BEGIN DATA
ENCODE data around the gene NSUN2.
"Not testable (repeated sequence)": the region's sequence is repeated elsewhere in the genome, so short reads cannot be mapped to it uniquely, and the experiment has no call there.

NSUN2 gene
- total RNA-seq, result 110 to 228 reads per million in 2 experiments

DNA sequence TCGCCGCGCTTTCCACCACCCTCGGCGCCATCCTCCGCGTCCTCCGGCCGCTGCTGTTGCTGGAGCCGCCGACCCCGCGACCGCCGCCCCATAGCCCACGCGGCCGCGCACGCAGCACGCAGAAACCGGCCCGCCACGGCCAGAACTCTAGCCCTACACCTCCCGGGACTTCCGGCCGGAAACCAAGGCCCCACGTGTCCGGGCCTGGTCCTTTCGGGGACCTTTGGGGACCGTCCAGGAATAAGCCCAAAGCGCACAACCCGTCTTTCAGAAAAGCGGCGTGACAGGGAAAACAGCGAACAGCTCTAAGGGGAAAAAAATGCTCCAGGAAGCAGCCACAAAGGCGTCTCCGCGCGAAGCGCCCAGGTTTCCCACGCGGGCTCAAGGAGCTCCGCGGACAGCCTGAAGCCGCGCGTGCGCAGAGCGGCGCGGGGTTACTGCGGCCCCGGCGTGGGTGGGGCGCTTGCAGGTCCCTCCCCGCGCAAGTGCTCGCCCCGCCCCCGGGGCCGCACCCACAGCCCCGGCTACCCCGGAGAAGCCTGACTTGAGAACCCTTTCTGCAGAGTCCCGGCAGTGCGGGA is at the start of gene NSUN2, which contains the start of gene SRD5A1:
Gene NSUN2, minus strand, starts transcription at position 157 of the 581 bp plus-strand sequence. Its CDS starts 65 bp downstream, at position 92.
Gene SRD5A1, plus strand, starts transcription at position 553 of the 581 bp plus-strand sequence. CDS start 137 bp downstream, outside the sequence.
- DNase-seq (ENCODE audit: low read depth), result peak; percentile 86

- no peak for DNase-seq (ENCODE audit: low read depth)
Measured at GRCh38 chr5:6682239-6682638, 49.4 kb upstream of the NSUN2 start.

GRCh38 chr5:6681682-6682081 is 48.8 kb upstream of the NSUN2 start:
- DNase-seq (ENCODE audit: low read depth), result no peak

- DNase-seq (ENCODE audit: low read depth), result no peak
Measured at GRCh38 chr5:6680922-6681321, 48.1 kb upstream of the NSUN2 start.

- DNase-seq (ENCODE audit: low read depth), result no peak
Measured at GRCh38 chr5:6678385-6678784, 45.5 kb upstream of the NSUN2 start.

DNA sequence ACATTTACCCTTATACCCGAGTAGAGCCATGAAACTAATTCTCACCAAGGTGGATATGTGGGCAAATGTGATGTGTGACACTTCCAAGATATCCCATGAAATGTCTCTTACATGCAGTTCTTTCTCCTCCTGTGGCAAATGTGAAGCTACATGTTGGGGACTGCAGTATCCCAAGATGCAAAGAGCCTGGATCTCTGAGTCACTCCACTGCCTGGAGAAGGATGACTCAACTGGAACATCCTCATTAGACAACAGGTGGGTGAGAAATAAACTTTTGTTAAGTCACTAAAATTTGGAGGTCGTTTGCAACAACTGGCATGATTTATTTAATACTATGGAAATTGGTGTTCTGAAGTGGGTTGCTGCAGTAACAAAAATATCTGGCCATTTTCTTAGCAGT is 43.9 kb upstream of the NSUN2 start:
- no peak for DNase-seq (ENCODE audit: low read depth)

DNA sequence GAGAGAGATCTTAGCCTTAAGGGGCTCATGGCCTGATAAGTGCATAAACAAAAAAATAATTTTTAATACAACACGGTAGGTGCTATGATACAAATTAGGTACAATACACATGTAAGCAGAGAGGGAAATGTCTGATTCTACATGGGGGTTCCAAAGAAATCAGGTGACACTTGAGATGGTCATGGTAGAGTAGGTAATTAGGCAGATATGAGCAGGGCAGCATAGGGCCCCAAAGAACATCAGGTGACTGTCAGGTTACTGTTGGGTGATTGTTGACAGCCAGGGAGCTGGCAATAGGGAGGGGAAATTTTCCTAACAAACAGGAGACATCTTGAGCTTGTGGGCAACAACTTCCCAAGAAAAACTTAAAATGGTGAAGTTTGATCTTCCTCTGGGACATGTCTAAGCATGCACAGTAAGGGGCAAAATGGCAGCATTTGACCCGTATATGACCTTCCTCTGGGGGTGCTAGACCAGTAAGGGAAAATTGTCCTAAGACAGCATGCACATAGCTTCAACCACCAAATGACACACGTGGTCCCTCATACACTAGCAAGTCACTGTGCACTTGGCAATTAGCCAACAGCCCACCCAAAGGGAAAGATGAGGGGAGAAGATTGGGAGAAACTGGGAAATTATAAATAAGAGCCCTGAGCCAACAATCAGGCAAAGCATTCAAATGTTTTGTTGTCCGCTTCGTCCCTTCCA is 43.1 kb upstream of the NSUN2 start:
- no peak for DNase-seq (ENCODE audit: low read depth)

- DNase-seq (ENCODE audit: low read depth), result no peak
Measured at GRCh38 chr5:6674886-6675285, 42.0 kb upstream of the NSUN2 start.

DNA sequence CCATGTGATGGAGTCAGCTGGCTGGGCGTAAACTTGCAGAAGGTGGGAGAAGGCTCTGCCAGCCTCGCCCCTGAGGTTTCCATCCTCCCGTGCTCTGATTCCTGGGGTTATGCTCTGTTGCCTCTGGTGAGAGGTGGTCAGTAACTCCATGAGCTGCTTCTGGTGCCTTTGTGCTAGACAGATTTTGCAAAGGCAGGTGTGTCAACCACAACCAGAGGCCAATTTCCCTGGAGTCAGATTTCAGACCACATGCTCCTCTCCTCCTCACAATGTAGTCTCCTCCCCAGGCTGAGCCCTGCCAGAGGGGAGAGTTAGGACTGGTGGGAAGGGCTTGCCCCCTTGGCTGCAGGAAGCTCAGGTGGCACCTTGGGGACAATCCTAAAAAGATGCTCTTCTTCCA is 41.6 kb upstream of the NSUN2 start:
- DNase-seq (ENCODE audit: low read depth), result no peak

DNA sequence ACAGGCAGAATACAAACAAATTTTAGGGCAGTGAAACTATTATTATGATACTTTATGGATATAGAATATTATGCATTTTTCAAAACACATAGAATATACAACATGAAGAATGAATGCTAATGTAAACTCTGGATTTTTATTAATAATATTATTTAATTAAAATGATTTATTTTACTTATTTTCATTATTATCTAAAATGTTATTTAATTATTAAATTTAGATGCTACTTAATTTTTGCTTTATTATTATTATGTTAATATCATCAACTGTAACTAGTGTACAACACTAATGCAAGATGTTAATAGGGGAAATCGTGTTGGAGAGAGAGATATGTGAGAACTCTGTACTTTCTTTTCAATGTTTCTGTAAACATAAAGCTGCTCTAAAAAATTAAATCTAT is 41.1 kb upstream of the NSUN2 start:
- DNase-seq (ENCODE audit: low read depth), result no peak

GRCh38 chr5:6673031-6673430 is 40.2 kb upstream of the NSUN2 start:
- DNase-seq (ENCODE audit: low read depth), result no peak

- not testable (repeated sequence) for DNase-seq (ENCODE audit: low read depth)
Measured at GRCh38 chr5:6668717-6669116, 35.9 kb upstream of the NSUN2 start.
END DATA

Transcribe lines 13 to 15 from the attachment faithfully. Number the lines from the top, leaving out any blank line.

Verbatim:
- DNase-seq (ENCODE audit: low read depth), result no peak
Measured at GRCh38 chr5:6680922-6681321, 48.1 kb upstream of the NSUN2 start.

- DNase-seq (ENCODE audit: low read depth), result no peak